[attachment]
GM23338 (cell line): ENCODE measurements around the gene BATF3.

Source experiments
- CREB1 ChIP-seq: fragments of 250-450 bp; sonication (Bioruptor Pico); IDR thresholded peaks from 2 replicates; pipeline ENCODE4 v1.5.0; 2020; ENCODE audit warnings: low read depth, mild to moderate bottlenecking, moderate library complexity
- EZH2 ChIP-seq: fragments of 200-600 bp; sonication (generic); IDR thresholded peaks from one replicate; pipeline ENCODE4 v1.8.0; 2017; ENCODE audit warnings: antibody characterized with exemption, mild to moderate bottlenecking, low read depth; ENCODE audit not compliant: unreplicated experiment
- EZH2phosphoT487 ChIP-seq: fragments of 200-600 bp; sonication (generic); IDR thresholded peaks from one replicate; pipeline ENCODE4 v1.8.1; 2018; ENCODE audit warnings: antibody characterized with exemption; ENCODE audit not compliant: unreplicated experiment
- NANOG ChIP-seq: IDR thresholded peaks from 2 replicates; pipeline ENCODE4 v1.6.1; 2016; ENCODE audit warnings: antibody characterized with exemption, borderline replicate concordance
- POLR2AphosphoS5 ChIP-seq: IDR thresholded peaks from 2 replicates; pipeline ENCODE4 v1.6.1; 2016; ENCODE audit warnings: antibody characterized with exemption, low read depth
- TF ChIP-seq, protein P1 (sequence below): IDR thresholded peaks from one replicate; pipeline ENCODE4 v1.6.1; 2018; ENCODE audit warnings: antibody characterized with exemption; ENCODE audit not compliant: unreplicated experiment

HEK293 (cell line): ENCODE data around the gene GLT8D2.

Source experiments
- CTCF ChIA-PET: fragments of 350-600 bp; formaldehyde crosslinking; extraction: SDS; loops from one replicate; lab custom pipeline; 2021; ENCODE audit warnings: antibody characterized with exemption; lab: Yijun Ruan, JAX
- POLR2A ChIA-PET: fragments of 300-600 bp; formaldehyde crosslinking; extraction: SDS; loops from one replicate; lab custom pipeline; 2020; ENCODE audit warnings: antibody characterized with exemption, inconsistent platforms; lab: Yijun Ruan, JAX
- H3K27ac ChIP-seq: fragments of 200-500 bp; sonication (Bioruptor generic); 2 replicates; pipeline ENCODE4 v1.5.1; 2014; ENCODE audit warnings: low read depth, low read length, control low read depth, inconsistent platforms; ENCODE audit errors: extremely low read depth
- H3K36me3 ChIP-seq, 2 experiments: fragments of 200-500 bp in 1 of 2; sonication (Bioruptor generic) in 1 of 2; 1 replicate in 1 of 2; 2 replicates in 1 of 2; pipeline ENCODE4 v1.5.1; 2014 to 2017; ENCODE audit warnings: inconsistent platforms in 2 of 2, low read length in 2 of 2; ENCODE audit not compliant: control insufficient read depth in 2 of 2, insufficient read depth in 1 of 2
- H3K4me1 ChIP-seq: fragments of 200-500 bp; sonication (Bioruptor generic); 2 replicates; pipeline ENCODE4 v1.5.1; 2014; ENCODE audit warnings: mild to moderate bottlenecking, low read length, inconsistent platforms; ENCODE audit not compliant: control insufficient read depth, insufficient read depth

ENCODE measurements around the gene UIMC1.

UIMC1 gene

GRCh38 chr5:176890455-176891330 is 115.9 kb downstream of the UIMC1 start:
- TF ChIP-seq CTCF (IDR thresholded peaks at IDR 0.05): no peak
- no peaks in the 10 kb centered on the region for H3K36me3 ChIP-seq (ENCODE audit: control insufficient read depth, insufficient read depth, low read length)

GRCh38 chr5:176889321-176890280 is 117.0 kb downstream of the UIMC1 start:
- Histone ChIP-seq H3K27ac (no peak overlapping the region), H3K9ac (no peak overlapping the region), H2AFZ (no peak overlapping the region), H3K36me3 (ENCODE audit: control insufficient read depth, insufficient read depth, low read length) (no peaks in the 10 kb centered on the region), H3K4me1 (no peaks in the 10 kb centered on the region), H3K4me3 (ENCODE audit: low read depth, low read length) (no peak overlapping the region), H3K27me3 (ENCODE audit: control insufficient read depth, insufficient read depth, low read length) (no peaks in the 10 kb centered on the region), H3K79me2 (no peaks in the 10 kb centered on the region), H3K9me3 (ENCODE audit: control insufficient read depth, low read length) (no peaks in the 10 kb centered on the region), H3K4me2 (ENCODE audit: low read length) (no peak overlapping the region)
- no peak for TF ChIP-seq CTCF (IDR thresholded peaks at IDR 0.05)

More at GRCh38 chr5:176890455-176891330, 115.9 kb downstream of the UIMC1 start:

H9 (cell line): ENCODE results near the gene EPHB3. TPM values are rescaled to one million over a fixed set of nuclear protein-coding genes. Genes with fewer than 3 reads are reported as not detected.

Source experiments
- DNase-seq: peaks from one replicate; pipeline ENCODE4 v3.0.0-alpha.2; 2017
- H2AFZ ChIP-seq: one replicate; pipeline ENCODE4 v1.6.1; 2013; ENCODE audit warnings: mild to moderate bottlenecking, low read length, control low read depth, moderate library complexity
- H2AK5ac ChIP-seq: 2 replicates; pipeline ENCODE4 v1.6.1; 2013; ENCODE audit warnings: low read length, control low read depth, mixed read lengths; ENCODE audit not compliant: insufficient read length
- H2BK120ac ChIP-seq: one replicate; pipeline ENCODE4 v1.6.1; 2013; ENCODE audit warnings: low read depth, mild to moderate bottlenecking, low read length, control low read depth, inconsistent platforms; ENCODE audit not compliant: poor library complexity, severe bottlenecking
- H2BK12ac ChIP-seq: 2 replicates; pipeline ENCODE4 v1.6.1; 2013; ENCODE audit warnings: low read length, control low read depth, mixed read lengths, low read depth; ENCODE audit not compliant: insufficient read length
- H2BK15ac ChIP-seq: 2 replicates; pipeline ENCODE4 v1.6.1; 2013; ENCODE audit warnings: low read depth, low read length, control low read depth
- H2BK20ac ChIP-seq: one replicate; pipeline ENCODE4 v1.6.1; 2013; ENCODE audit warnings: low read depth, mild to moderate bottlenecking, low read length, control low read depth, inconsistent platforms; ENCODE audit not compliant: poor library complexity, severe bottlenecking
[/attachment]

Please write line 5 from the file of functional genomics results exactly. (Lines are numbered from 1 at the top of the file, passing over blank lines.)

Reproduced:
- EZH2phosphoT487 ChIP-seq: fragments of 200-600 bp; sonication (generic); IDR thresholded peaks from one replicate; pipeline ENCODE4 v1.8.1; 2018; ENCODE audit warnings: antibody characterized with exemption; ENCODE audit not compliant: unreplicated experiment